can be trails, burrows, footprints, or fecal masses (coprolites). Ichnology is the name for the study of trace Fossils.
A wonderful trace fossil: a huge cache of chestnuts, 17 million years old, most likely made by a Miocene hamster. The discovery was announced in December 2003.
Much recent work has been done on vertebrate footprints and trackways: see Lockley, M. G. 1998. The vertebrate track record. Nature 396: 429-432.
Dinosaur trackways. National Geographic News, March 10, 2003: a quick summary.
Trackway of a large running theropod dinosaur. BBC News OnLine, January 30, 2002, on a new paper in Nature, which is not universally available on the Web. This is the first proof that large theropods could run, though, of course, most people believed that they could on the basis of the skeleton. Reference: Day, J. J., et al. 2002. Dinosaur locomotion from a new trackway. Nature 415, 494-495.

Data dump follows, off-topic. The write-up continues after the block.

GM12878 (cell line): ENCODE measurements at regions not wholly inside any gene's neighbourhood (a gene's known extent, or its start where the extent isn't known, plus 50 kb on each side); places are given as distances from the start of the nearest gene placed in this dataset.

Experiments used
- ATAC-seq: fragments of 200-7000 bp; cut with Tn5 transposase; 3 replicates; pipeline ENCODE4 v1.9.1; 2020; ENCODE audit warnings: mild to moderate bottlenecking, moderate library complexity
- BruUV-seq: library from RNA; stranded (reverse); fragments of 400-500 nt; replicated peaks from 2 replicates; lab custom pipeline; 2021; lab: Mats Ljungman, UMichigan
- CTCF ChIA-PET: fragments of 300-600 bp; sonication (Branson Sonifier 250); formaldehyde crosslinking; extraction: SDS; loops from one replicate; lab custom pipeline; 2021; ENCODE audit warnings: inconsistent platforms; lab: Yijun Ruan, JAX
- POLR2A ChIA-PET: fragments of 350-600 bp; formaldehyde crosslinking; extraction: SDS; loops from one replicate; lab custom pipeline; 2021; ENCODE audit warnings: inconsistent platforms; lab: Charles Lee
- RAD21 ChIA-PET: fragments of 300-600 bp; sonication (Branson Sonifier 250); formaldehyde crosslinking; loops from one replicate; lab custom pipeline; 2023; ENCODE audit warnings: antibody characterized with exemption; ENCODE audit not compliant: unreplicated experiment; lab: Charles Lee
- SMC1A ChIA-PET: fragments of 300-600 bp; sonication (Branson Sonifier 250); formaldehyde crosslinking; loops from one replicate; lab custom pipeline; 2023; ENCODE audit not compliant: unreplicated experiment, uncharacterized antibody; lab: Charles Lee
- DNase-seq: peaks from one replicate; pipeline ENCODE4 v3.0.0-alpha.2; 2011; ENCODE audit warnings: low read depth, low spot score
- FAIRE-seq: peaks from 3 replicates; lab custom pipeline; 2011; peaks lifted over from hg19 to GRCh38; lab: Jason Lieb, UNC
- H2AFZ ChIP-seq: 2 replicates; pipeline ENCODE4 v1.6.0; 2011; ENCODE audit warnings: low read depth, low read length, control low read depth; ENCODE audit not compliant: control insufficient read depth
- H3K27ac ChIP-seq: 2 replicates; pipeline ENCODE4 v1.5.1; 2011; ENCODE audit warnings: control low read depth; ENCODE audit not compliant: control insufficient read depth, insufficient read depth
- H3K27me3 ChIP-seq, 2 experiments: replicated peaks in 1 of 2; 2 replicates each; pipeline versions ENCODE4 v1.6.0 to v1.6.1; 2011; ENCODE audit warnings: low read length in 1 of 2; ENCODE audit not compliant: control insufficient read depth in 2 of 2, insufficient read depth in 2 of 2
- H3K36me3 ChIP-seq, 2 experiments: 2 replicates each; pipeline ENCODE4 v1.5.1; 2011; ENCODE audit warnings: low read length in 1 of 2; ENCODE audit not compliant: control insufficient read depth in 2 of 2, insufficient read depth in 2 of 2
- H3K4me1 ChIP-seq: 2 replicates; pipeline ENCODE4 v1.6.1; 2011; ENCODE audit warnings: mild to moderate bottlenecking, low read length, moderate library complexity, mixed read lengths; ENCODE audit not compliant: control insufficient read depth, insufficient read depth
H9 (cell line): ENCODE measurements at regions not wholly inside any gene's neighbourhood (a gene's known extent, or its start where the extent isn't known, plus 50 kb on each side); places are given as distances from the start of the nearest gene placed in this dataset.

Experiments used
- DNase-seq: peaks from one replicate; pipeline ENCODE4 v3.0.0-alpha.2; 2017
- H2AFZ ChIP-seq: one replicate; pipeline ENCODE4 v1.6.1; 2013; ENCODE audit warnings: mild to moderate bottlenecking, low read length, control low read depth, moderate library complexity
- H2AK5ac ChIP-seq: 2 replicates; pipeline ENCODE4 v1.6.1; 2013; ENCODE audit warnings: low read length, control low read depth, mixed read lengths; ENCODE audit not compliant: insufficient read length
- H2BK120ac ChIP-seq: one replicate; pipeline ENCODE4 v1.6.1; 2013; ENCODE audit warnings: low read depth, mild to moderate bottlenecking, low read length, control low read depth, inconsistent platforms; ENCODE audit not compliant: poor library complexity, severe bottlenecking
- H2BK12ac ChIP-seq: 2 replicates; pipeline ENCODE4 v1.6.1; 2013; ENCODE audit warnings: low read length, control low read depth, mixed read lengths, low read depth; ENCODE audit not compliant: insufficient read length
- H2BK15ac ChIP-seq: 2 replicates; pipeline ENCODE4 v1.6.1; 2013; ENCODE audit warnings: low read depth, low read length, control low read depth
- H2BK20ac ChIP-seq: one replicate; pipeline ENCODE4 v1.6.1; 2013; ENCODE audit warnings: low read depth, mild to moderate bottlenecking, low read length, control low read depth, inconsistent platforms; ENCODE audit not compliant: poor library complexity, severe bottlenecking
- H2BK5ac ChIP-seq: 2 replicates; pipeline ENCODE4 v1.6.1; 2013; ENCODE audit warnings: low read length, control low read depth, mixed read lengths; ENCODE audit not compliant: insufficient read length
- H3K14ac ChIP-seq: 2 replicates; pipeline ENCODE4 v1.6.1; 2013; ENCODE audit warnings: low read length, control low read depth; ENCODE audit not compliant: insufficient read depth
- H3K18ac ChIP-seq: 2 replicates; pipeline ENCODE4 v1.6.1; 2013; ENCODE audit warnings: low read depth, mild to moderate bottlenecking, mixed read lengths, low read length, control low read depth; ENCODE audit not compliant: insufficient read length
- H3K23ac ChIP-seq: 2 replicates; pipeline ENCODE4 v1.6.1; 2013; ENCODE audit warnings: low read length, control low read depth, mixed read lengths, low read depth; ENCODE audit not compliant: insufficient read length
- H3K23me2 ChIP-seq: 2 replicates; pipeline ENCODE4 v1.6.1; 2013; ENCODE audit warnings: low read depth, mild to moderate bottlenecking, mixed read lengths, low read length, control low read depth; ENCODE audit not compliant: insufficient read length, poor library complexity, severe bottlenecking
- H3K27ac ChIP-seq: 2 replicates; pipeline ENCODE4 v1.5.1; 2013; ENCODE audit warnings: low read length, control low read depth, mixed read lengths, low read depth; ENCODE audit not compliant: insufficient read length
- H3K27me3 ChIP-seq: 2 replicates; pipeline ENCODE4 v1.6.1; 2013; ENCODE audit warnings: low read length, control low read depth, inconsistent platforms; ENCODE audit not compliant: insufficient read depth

Dinosaur behavior can be judged by footprints; for example, a dinosaur stampede has been discovered.
Dinosaur family footprints? BBC News OnLine, December 2, 2003. A claim that dinosaur footprints from the Jurassic of Scotland show an adult ornithopod accompanied by many youngsters. Wait until it's officially published.
The world's largest collection of dinosaur footprints
Coprolites are fossilised dung, and of course are trace fossils. Here is some research on sloth dung: Studying DNA from sloth dung. Press release, July 1998.
Dinosaur coprolites have produced very interesting results, mainly through the research of Karen Chin:
Not quite a coprolite: ichthyosaur vomit? National Geographic News, February 12, 2002. The evidence is a bit circumstantial, but on the whole plausible. It's is still a trace fossil.
National Geographic News, March 12, 2003, backgrounder on dinosaur dung.
Recently, science has surpassed itself by turning up a coprolite from Tyrannosaurus rex. (Karen Chin again, of course.)
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Page last updated August 27, 2004.
Links last checked September 30, 2005